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Ventaglio Table

c. 1972

by Charlotte Perriand
for Cassina

Ventaglio Table

by Charlotte Perriand
for  Cassina

or Call to Order

The Ventaglio table designed by Char­lotte Perriand for Cassina features a top composed of four­teen thick, recti­lin­ear staved oak planks of equal widths that have been cut and arranged to create a complex poly­hedric surface. The result­ing shape delin­eates areas” at the table, allow­ing a small group to share a meal or activ­ity or a large group to use the entire expanse of the table. The Ventaglio table is supported by three legs posi­tioned at inter­est­ing angles on the under­side – their gently undu­lat­ing form is a perfect verti­cal foil to the top’s massive hori­zon­tal plane. The Ventaglio table is perfect to use as a dining table; simi­larly excel­lent to use as a large sculptural desk.

The Ventaglio is avail­able in natural or black stained oak – both finishes are part of our Quick Ship program. For quick-ship options, please see the spec sheet to the left or call 800.886.0867 for details.


Charlotte Perriand

France (1903–1999)

In her eight-decade career, Charlotte Perriand contributed to countless design projects that allowed her to experiment with material. She explored working with tubular steel furniture, natural pieces in ebonized wood, bamboo furniture in Japan, and more. Paying close attention to the functionality of the furniture and the arrangement of the interior environment, Perriand designed pieces that were meant to be comfortably used and enjoyed in a space, as evidenced in her famed 1959 daybed or curved-back LC7 chair. Her revolutionary user-centric approach helped establish her as a seminal figure in the modernist design movement whose legacy endures to this day.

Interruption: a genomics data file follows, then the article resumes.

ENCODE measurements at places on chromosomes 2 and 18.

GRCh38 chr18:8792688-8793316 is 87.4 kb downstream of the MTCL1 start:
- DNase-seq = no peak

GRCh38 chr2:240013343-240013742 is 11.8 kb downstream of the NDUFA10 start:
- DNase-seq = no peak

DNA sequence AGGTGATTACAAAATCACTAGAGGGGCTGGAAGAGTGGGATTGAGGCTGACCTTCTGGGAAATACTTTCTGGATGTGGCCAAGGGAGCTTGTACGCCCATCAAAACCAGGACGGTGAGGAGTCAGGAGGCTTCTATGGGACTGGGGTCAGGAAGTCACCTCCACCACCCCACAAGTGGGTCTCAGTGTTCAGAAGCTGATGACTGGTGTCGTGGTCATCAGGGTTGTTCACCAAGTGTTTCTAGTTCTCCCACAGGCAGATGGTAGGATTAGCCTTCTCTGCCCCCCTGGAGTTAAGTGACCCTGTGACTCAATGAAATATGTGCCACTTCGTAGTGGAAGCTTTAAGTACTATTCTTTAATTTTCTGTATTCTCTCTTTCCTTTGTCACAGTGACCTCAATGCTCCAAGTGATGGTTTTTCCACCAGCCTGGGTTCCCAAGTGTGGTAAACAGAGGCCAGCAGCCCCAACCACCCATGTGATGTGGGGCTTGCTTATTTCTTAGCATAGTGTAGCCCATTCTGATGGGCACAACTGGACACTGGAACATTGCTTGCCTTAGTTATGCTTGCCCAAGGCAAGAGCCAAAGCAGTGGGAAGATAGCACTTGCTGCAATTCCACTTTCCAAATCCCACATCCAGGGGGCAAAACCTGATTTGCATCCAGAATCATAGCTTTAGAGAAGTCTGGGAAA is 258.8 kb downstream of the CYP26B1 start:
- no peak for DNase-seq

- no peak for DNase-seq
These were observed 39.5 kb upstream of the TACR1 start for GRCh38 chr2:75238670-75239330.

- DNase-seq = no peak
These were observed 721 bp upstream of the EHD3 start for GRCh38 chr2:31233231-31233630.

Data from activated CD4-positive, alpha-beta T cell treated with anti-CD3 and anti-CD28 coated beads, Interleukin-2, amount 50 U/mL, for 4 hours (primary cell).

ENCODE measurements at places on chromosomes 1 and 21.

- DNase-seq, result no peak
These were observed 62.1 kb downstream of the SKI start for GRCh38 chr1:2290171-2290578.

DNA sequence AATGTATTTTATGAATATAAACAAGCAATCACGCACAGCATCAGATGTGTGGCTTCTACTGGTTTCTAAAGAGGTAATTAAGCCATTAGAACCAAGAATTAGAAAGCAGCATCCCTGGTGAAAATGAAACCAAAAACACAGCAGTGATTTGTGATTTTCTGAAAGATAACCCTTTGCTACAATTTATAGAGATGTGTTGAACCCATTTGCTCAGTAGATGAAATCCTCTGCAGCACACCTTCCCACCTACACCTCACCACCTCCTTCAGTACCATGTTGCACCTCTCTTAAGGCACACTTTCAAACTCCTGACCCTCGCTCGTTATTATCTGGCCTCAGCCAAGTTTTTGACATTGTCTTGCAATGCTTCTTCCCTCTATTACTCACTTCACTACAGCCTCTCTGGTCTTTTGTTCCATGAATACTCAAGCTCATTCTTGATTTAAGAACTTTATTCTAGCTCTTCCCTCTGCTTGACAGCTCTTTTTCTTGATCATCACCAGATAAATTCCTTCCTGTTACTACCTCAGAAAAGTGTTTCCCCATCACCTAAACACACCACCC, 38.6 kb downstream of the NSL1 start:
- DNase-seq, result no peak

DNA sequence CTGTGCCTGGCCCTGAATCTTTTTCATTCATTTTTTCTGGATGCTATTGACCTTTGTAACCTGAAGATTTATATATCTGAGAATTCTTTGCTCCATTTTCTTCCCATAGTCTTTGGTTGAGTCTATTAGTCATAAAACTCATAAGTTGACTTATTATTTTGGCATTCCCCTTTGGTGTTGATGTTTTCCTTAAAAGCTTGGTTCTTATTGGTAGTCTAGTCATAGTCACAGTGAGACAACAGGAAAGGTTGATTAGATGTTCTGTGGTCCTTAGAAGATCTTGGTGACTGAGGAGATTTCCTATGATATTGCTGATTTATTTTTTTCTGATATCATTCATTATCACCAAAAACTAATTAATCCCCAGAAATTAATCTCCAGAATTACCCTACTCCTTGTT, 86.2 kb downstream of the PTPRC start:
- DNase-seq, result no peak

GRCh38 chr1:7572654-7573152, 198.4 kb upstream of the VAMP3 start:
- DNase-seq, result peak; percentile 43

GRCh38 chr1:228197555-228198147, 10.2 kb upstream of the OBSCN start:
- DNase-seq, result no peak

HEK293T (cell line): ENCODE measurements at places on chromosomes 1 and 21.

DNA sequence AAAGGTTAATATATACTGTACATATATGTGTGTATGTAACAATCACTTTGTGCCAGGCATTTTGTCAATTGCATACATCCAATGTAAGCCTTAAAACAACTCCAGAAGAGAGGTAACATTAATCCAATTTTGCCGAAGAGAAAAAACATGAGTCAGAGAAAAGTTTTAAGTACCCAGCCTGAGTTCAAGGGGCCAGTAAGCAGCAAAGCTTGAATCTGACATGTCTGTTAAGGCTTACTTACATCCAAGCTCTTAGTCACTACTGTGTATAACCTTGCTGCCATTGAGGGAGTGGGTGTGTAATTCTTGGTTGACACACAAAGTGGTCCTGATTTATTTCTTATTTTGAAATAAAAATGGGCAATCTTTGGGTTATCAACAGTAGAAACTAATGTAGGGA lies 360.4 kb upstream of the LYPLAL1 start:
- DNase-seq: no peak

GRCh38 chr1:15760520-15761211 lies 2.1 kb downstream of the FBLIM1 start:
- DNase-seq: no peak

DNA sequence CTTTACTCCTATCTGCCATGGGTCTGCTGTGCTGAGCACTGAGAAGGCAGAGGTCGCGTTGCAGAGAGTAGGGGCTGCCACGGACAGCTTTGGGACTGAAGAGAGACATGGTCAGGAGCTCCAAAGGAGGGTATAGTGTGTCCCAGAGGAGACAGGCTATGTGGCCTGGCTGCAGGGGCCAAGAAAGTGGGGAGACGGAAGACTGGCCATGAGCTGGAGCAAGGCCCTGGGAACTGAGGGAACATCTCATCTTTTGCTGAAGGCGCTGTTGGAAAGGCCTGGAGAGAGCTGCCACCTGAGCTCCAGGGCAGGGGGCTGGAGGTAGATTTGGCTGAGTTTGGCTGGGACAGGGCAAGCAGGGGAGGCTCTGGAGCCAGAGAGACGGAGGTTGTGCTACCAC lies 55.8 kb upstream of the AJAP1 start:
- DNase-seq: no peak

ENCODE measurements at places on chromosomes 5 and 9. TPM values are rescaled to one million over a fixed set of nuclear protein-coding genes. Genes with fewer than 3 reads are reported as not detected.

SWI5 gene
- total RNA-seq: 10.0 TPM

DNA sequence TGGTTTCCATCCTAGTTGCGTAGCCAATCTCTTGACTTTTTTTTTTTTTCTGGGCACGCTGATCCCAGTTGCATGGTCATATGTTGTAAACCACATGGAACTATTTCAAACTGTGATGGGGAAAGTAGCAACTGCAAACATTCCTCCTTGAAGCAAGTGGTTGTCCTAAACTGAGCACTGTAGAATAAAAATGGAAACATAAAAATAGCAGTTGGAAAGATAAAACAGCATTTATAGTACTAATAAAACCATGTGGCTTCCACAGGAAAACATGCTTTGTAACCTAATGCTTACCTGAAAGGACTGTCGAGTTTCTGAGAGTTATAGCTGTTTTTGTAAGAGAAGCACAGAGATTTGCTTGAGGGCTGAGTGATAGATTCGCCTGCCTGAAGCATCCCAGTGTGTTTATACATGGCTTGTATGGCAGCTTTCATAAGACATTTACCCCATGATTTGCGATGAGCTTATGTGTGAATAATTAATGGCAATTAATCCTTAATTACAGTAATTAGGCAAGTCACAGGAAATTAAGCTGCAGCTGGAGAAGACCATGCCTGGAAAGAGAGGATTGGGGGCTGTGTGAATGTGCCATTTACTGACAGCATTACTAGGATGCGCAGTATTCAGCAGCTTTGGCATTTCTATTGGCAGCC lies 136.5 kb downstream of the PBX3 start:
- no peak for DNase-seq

Not long after graduating from Ecole de L'Union Centrale de Arts Decoratifs in Paris, Perriand impressed critics with “Bar Under the Roof,” an installation featuring an aluminum and chrome bar counter and card table presented at the Salon d’Automne in 1927. The showcase established her as an avant-garde talent to watch and wowed a personal icon of hers, Le Corbusier—who invited her to join his studio and work on furniture designs with him and his cousin Pierre Jeanneret. The trio went on to craft some of the most enduring modern furniture pieces of the 20th century, such as the widely collected LC4 chaise longue, today produced by Cassina.

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